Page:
THE truth is sometimes simple. On climate change, Les Reid is entirely correct and and Dr Charles Wardrop is entirely wrong (“Why it is not alarmist to say that climate change is a grave danger to humankind”, Herald letters, October 8).

We are indeed destroying the ecosystem upon which we depend for our survival and unless we accept profound changes in the way we live, damaging our competitiveness (something Dr Wardrop worries about) won’t be an issue, since civilisation will collapse.

Dr Wardrop claims there are enormous costs associated with decarbonisation. This is not true. A microcosm of the changes we need is the transition from driving to cycling. Any individual making that change will instantly not only have more money to spend on other things, their health will improve from day one, and so they will save money for the NHS.

On a national level, switching strategy from motorway building to car-free city centres immediately releases billions of pounds of public money and then billions more by not spending money treating the effects of pollution, injury and death on our roads.

Those billions of pounds in both private and public coffers will boost local trade, corner shops, cafe culture, post offices and pubs.

Just look at Dutch towns and cities, bustling with vibrant life while creating happy, healthy places for people to live in.

There are no costs and no sacrifices associated with addressing climate change, everything is positive, that is, unless you just happen to like flying, driving and eating lots of meat, in which case you just need to think responsibly and not just do what you feel like in the moment.

Norman Armstrong,

Free Wheel North,

Glasgow Green Cycling Centre,


LES Reid (Letters, October 8) describes as “pathetic” my assertion that research scientists are being forced into a position to agree with the draconian predictions on climate change.

Obviously he is unaware of, or possibly chooses to ignore, the letter written to the UN by 500 international scientists of world renown urging the Secretary- General of the UN to base climate change policy on sound science.

They described the current computer-generated climate change models as “wholly inadequate”.

Strangely, the media was full of Greta Thunberg, but there was not a mention anywhere of this highly relevant intervention.

Mr Reid proves my original point by using pejorative terminology against anyone who questions climate change orthodoxy and choosing to ignore completely scientists whose arguments he cannot refute.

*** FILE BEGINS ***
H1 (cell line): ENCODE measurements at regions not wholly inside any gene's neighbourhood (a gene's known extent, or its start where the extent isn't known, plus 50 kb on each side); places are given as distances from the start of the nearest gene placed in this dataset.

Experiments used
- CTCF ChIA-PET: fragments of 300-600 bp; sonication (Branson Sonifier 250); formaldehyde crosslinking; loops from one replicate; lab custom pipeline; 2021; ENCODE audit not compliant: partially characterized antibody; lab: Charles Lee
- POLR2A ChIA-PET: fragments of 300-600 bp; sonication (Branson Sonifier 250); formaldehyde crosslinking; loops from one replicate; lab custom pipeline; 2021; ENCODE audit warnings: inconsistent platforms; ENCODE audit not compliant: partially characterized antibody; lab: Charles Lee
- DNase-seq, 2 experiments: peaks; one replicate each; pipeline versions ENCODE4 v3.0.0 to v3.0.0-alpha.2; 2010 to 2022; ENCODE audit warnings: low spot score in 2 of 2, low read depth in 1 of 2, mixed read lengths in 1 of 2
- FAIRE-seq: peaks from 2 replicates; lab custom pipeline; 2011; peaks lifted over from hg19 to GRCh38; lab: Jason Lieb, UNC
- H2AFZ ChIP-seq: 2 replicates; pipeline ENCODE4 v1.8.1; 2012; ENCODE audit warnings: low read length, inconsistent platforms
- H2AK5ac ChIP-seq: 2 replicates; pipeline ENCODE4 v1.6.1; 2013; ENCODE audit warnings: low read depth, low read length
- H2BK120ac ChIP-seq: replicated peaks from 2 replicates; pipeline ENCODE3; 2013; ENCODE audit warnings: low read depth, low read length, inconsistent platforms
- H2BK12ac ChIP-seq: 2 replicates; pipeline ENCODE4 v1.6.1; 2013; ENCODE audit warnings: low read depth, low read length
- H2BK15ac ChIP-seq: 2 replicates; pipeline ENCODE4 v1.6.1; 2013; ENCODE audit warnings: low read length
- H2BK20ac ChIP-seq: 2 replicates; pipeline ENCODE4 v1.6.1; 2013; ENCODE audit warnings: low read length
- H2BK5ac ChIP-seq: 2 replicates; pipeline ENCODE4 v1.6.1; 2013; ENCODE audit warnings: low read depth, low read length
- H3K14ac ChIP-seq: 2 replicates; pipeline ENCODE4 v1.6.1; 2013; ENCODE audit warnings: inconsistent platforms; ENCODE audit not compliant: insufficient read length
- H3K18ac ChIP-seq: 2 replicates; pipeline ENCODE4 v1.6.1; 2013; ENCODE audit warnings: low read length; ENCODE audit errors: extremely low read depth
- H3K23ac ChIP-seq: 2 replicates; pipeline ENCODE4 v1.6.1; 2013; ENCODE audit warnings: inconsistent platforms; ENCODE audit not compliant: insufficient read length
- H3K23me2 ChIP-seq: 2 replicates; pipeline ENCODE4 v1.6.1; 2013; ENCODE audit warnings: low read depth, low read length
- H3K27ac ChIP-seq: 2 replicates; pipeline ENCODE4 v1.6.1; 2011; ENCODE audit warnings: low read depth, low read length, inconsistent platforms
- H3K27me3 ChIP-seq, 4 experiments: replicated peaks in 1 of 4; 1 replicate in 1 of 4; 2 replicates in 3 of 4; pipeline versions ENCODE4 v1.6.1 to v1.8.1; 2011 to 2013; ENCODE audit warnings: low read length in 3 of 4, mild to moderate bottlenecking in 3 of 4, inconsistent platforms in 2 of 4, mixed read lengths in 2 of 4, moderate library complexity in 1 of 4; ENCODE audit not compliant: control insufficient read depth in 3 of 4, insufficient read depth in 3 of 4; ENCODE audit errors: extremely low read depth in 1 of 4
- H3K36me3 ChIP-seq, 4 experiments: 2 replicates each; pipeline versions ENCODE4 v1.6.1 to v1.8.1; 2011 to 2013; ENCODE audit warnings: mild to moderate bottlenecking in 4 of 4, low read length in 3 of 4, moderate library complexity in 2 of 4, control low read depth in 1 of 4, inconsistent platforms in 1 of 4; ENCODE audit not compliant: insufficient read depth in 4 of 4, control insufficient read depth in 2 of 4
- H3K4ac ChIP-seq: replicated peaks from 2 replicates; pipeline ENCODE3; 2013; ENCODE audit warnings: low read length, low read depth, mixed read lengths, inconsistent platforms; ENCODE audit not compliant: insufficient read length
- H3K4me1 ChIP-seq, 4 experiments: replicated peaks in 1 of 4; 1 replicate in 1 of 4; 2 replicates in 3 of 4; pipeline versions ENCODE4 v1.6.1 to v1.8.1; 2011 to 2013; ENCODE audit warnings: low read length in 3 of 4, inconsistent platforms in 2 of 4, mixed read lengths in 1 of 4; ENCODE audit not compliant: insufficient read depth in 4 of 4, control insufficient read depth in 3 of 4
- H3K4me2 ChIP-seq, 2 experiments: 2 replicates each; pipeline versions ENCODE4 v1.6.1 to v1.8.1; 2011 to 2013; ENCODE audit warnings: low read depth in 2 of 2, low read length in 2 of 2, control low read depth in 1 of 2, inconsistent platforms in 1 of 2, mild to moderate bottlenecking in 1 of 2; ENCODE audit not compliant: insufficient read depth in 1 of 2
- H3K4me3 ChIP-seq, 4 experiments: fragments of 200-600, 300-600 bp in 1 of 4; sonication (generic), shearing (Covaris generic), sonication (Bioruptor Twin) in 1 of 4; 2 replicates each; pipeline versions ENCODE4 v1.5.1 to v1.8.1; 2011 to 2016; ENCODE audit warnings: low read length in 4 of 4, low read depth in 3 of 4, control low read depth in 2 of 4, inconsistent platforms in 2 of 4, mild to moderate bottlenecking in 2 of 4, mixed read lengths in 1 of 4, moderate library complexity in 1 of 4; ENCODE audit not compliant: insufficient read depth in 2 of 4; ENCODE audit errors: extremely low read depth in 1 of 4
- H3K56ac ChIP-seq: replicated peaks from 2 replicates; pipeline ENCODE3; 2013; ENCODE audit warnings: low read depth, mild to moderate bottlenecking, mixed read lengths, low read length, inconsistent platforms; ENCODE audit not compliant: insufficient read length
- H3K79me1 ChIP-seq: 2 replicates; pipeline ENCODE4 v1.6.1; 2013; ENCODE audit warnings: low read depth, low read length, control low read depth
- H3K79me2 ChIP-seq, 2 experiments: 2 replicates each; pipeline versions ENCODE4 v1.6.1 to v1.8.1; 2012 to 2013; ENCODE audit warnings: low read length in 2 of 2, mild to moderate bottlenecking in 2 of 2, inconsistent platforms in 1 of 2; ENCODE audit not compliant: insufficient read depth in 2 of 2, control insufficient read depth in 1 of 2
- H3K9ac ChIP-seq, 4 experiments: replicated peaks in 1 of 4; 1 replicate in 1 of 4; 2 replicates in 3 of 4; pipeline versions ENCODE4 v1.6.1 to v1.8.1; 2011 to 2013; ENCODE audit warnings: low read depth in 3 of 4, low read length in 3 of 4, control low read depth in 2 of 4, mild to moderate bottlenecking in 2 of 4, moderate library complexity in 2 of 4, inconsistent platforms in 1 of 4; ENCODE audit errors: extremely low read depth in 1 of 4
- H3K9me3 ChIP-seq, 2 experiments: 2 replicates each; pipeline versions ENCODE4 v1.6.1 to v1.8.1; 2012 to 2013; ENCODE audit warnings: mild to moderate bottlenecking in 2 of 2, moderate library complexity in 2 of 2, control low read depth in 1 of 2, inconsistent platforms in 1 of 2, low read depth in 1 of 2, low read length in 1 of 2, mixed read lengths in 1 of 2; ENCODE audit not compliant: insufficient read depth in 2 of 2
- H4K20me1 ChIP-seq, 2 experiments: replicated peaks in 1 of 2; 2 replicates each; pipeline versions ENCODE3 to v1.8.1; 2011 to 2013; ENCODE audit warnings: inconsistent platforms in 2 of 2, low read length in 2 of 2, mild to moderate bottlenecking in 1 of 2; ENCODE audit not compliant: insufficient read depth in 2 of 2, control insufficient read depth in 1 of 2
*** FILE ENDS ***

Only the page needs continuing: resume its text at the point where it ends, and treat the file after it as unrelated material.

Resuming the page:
Why let inconvenient facts get in the way of climate change fervour?

David Stubley,


UK OPINION polls on the question of the causes of climate change show that over half the respondents blame human activities, a third say it is natural, and the rest “don’t know”.

The received view has been that greenhouse gases are the main cause, and dire weather events the result.

The ‘establishment’, most political parties and scientific bodies have called for decarbonisation to curb CO2 output but increasingly, climate scientists now dispute these opinions, blaming nature and unknown factors.

Decarbonisation is vastly costly but, since the UK’s man-made CO2 output is negligible at 0.3 per cent of one per cent of the world total, Scotland’s a tenth of that, the case for us to decarbonise is very flimsy.

Nevertheless, the UK Climate Change Committee seeks to go the whole way.

This will not only nearly ruin our nations financially but will also impose drastic deterioration of lifestyles, and greatly raise home and industrial costs and taxation.

Meanwhile, the main carbon “polluters” - China, the USA, India and Russia - do not curb CO2, nor will they.

Fortunately, the recent European Climate Declaration by 500 prominent international scientists dispels the climate pessimists’ warnings by showing very serious flaws in their computer analyses.

Accordingly, in their words, “There is no Climate Emergency”, giving us adequate time for further review.

The full truth should eventually emerge but our national situation is: negligible greenhouse gas release in world terms, so decarbonisation is safely avoidable, therefore ruinous financial, lifestyle, home and industrial consequences need, must not result.

The UK, including the Scottish, public must reflect on these vital issues, or our ruin and even a revolution could come to us.

Dr Charles Wardrop,